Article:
13 things that do not make sense – Features

Everyone else has blogged about this by now, but what the heck:

New Scientist 13 things that do not make sense – Features

My favourite:

bq. 1 The placebo effect

bq. DON’T try this at home. Several times a day, for several days, you induce pain in someone. You control the pain with morphine until the final day of the experiment, when you replace the morphine with saline solution. Guess what? The saline takes the pain away.

bq. This is the placebo effect: somehow, sometimes, a whole lot of nothing can be very powerful. Except it’s not quite nothing. When Fabrizio Benedetti of the University of Turin in Italy carried out the above experiment, he added a final twist by adding naloxone, a drug that blocks the effects of morphine, to the saline. The shocking result? The pain-relieving power of saline solution disappeared.

Who woulda thunk it? An interesting twist on the usual “mind over matter” explanation…

posted at 1:03 am on Monday, March 21, 2005 in Current Events, Links | Comments (1)

1 Comment

  1. Jeff K says:

    That’s a very nice article. There are movies out that explain some of those things. Unfortunately the most recent movie I saw was filled with errors and so was an introductory book on philosophy. It seems there are a lot of people who want to get outside of scientific reasoning because it’s “just philosophy”. A problem is the tendancy to solipsism, or something like it these folks have. For example, in this case, it appears the simple release of (a limited amount of) neurotransmitters (or maybe endorphins?) by action of imagination is taken by some to be evidence that their minds “create their own reality”. Alas, no new philosophy or metaphysics is required, just Occam’s Razor & chemistry. Pretty dull, huh? I can also prove solipsism is false in 2 sentences if you would like… hm, I think I just did.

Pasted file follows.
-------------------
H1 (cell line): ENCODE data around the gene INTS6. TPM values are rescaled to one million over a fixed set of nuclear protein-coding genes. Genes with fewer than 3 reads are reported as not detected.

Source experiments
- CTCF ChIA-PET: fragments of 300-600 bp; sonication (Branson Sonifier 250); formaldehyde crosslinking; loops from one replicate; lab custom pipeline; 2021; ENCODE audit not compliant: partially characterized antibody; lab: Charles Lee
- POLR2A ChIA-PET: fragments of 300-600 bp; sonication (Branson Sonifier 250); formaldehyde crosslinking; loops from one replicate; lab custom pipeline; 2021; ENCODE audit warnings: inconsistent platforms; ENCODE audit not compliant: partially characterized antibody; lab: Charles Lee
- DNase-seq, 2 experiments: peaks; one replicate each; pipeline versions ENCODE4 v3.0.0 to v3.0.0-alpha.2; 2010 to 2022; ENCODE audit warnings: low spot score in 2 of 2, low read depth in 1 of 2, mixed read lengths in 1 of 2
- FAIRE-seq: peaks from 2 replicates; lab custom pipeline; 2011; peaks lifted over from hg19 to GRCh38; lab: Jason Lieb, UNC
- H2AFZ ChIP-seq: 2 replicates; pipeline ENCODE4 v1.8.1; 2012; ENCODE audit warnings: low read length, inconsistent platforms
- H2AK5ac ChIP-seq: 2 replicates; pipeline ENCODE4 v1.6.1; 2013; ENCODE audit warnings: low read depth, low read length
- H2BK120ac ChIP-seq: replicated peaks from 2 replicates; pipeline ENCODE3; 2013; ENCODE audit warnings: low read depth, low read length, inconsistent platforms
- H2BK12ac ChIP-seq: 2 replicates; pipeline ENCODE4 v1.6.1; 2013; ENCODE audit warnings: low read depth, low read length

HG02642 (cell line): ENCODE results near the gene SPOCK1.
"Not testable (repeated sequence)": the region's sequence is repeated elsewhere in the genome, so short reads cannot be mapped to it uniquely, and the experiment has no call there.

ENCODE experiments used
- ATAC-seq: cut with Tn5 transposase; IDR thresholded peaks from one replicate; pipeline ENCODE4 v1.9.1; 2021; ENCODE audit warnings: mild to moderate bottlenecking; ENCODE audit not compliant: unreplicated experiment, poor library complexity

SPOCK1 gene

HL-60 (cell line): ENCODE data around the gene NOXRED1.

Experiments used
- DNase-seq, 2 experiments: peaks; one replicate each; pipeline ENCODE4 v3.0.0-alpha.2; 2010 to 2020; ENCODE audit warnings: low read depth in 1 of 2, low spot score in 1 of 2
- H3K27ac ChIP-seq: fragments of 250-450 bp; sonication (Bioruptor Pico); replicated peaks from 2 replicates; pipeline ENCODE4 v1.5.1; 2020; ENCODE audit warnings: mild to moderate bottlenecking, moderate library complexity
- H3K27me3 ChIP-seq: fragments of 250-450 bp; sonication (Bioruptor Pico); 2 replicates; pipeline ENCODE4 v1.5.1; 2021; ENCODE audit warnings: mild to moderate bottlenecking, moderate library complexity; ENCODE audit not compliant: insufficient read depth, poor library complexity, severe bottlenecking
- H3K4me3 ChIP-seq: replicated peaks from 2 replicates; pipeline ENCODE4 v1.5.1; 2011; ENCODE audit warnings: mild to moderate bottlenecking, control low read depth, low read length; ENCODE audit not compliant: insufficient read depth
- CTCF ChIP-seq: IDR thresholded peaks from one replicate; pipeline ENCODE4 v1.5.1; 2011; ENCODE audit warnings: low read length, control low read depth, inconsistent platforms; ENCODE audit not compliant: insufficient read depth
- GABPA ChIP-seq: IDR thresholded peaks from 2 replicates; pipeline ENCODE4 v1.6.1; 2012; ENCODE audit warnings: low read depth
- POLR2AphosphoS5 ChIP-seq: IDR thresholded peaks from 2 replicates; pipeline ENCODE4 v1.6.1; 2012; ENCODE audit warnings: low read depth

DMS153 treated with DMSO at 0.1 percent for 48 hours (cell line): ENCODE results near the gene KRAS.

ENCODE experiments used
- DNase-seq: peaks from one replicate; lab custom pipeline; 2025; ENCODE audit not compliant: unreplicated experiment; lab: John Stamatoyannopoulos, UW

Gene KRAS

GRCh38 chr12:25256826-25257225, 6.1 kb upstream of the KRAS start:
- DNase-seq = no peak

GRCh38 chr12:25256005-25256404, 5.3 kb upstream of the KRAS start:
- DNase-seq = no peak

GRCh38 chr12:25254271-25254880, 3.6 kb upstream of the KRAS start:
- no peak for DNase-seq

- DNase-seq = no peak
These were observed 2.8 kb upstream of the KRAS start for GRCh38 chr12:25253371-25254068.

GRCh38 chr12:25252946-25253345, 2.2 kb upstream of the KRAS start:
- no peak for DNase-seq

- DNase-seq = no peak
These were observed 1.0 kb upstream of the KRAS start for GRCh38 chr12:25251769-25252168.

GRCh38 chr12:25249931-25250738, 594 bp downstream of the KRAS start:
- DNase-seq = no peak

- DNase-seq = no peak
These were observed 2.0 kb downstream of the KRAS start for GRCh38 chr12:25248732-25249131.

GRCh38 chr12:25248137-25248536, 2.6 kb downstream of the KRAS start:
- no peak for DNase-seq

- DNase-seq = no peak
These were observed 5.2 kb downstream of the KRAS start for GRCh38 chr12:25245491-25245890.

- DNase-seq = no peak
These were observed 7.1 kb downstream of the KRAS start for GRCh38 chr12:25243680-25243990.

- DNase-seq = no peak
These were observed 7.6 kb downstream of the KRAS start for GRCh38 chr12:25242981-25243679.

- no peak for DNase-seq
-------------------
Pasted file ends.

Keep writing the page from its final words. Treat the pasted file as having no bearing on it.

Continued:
Normally I’d provide a citation to the books & movies, but I’m too embarrassed to admit I read/saw them and they’re too innaccurate to act as true introductions to this.

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